Skomota featured in a Creative Arts exam paper.

Skomota featured in a Creative Arts exam paper. Image via X @Ndi_Muvenda

Department of Education reacts to Skomota appearing in exam paper

The department of education has responded after an examination paper, with Skomota as a case study, went viral on social media.

Skomota featured in a Creative Arts exam paper.

Skomota featured in a Creative Arts exam paper. Image via X @Ndi_Muvenda

The Department of Education has responded to the widespread controversy over the inclusion of social media influencer Skomota as a exam topic in a question paper that has been circulating on X (formerly Twitter).

OUTRAGE OVER SKOMOTA’S INCLUSION IN EXAM PAPER

This week, a Life Orienatation examination paper emerged with the popular Limpopo-born influencer – Thabang Sefala – as a case study.

In the question paper, learners had to answer three questions about the dancer and get 10 marks if they answer correctly.

However, critics argued that the inclusion of Skomota undermines the examination process as well as the value of academic excellence especially because many do not see him as a positive influence. In many viral social media videos, Skomota is often seen drinking alcohol and touching and kissing women.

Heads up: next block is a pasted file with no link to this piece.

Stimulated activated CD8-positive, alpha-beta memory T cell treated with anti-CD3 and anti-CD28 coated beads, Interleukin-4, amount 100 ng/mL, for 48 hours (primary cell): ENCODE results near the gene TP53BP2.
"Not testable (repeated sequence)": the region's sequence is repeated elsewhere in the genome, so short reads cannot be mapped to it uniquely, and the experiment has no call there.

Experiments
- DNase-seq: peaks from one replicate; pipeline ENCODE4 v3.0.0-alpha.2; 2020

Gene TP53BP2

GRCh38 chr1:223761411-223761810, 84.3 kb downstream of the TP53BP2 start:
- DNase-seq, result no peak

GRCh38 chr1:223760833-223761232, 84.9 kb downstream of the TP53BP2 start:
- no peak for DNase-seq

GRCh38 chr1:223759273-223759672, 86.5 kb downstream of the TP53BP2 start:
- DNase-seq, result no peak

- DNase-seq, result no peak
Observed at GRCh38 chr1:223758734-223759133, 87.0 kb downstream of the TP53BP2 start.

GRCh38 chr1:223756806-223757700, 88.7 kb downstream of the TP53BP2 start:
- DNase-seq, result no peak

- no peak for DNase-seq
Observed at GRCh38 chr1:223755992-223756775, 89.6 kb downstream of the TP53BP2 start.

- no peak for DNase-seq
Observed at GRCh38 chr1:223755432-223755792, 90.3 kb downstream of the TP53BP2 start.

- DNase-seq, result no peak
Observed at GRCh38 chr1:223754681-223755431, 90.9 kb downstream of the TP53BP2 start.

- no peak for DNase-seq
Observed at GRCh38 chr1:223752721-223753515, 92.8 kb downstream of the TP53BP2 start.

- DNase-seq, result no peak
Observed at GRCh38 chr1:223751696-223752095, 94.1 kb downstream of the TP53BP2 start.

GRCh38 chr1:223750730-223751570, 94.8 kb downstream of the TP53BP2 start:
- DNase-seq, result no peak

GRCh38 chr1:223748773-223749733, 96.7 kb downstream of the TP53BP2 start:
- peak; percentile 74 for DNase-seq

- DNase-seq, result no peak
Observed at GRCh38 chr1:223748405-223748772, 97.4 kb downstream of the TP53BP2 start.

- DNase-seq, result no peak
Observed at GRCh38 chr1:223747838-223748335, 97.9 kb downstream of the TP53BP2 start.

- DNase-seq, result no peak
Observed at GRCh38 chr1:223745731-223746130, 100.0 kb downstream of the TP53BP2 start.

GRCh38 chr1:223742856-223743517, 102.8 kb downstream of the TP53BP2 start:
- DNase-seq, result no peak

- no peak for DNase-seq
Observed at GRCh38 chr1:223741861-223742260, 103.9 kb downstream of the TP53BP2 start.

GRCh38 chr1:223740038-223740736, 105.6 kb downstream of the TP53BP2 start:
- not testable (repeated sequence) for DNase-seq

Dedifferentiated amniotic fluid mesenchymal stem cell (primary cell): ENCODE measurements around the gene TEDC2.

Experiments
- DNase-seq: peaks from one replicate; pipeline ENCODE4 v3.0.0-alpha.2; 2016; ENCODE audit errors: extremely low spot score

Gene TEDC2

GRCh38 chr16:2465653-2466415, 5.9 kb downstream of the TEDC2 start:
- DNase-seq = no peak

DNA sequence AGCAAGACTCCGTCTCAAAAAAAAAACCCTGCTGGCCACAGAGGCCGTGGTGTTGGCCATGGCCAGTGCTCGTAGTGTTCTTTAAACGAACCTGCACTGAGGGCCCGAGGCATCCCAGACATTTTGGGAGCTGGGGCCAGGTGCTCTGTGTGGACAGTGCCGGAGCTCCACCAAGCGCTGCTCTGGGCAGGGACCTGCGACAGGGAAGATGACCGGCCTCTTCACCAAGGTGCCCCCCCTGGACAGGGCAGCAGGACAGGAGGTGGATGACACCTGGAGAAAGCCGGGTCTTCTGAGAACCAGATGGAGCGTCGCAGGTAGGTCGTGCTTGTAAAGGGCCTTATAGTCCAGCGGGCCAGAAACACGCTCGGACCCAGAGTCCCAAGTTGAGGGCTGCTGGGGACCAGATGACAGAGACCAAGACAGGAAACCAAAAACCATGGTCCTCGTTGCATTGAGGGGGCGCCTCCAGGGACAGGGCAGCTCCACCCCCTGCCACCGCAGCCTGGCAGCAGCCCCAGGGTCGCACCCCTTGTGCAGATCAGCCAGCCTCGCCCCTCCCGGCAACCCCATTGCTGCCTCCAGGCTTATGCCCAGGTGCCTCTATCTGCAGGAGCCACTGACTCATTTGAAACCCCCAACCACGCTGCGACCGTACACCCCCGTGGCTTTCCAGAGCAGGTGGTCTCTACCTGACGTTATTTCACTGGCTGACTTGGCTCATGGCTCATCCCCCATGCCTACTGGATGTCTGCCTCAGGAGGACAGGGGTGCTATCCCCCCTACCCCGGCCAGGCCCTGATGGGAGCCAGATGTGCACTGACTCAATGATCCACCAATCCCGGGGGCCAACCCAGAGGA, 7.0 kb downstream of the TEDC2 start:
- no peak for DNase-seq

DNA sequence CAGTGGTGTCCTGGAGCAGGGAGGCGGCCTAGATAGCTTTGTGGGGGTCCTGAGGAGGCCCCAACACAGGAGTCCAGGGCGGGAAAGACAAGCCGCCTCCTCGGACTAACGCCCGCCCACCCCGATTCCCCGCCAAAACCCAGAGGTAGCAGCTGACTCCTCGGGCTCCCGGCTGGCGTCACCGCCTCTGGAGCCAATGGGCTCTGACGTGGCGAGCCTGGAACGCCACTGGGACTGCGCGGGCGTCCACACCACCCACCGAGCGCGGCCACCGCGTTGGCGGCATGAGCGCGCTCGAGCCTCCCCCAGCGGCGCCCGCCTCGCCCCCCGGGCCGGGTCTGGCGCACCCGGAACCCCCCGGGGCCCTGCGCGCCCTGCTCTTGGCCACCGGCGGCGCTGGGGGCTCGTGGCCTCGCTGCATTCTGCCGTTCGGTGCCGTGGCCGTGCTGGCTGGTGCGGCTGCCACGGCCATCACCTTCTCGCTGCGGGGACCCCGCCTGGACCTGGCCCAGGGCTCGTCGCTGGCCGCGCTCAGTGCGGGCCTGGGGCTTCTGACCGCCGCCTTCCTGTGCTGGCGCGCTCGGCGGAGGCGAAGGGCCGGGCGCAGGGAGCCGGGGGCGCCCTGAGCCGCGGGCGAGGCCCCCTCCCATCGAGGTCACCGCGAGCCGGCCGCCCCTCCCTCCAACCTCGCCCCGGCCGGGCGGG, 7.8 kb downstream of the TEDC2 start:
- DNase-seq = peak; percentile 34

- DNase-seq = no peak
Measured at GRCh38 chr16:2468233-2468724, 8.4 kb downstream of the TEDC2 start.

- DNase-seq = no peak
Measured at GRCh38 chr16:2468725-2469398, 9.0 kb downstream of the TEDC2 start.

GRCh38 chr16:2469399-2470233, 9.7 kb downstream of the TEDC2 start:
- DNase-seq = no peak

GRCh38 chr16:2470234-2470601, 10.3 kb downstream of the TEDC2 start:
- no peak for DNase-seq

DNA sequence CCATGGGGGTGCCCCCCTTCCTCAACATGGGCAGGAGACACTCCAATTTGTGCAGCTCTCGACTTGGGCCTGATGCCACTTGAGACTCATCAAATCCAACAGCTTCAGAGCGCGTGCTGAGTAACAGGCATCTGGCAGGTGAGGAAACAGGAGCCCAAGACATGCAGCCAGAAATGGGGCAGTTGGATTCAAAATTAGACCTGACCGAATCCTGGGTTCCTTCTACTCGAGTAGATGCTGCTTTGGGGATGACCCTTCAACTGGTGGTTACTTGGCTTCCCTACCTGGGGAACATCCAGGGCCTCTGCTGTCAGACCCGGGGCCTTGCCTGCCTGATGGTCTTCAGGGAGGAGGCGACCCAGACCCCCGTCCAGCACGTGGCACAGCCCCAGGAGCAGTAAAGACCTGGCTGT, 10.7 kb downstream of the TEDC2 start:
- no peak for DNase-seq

“It’s the assumption that all children know Skomota for me😏…….There are parents who would do anything to not expose their children to oSkomota because they realise that there is nothing to learn from his behaviour. The Department of Education needs to do better!” said one X user.

While another said: “Kids need to be taught financial literacy and other important things not to answer exam questions about Skomota like really?”

DEPARTMENT OF EDUCATION RESPONDS

Speaking to ZiMoja, National Department of Basic Education spokesperson, Elijah Mhlanga, said that the authenticity of the examination paper is still in question. He claimed that the question in the examination paper could have been manipulated.

“DBE would not know if this were real or not because schools set their own exams for learners under grade 12. There are no national exams but internal exams which means a school could do something like this for their own purposes.” Mhlanga said.

“It could easily be a manipulated document.”

However, he promised to get to the bottom of the matter by taking it up with the other education departments in the nine provinces.

“I will, however, check with my colleagues from the provinces if they know anything about it,” added Mhlanga.